Leadership Strategy – Who are you having for lunch?

Lets make a list of what most midmarket executives do for lunch each day.


  • Run down the street and grab a quick sandwich
  • Drop off their clothes at the cleaners
  • Catch up on email
  • Pour over a proposal that is due to go out at 4pm
  • Review sales forecasts
  • Fill out their NCAA brackets
  • Meet with a client
  • Meet with the accounting firm to discuss the last months books
  • Trade in your Treo for a Blackberry
  • Shop for the three gifts you were supposed to buy last week
  • Find out why project ‘Avitar’ is behind schedule …

We all get caught up in life’s fire drill activities that are certainly urgent, but rarely that important.

A biological given is that we all have to eat.  Well, if you are like me, you miss a meal from time to time, but that is missing the point.  Just as everyone needs nourishment during the day, every midmarket exec needs to find more ways to evangelize the vision as well as continue to take the pulse of the organization. Lets put the two together and see what we come up with.

Make a list of your next generation of leaders.  You know, the superstars that work for the people that work for you.  Not your direct reports;  I’m guessing you spend enough time with them.  Focus on the second level of your organization.  The program managers building your next new product are on the list.  So are the regional managers that rarely make it to the home office.  Don’t forget the recruiter or the sales rep or the accounts payable manager that may not really understand the purpose of the company.


Once you’ve made your list, review the list with your direct reports and let them know that you are going to be scheduling one-over-one lunches.  Commit to twice a week lunches for the next 6 months.  Do your homework before you meet with them.  Find out what they do each day, what they do well, where they went to college and details of their family life.  Be prepared to give your best elevator speech but more importantly, be prepared to listen.

These sessions are called One-over-one’s because you are skipping a level in the organization. You are “jumping over” your direct reports.  You are making a very conscience effort to personally promote the mission, vision and purpose of the organization and your are making a commitment to listening to the folks in the trenches.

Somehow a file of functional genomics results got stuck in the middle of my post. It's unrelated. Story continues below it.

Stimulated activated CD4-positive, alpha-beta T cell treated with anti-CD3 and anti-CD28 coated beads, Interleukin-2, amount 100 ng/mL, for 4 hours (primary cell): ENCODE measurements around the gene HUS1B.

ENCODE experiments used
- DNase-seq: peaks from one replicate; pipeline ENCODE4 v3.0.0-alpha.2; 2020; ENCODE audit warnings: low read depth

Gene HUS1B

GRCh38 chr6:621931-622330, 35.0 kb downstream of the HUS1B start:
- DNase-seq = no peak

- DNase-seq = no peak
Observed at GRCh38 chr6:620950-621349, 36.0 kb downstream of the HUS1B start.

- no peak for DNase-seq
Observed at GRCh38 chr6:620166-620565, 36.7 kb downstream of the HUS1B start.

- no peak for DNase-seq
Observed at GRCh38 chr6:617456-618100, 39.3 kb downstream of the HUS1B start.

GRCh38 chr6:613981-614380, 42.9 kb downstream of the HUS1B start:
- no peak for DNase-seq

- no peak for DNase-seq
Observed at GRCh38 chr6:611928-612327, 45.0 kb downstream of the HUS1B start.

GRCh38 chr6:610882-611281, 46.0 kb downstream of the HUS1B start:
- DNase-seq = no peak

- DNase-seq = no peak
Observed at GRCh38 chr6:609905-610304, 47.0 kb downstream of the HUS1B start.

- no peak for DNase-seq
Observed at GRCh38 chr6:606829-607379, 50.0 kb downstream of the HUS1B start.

A few rules to following when setting up One-over-one’s.

  • Don’t surprise your direct reports (their bosses)
  • Never – ok rarely – miss a scheduled meeting
  • Understand what each person does before you meet
  • Prepare a few open ended questions
  • Listen
  • Commit to one or two things and always follow-up
  • Follow-up with your direct reports (their supervisors) on any action items
  • Commit to One-over-one’s for the rest of your career
  • Did I mention …. Listen?

So now you may be asking what this has to do with building business value.  I can absolutely guarantee that you are going to be amazed at what you did not know. You can probably come up with more but here are:

Five Benefits for Creating a “One-over-one” Program:

  • You will have a great opportunity to motivate and inspire people that impact your company’s enterprise value
  • Next generation leaders will get to know you and your passion for the business
  • Opportunities for cost saving and revenue generation will be brought to your doorstep
  • Retention will increase because your junior leaders will see the connection between what they do and the performance of the company
  • Diverse work groups will align behind your vision for the company

Give it a try … One-Over-One’s might seem like a huge time commitment but if you build them into your lunch schedule you are actually accomplishing two things at once.  Nourish your body at lunch and nourish your company with One-over-one’s.

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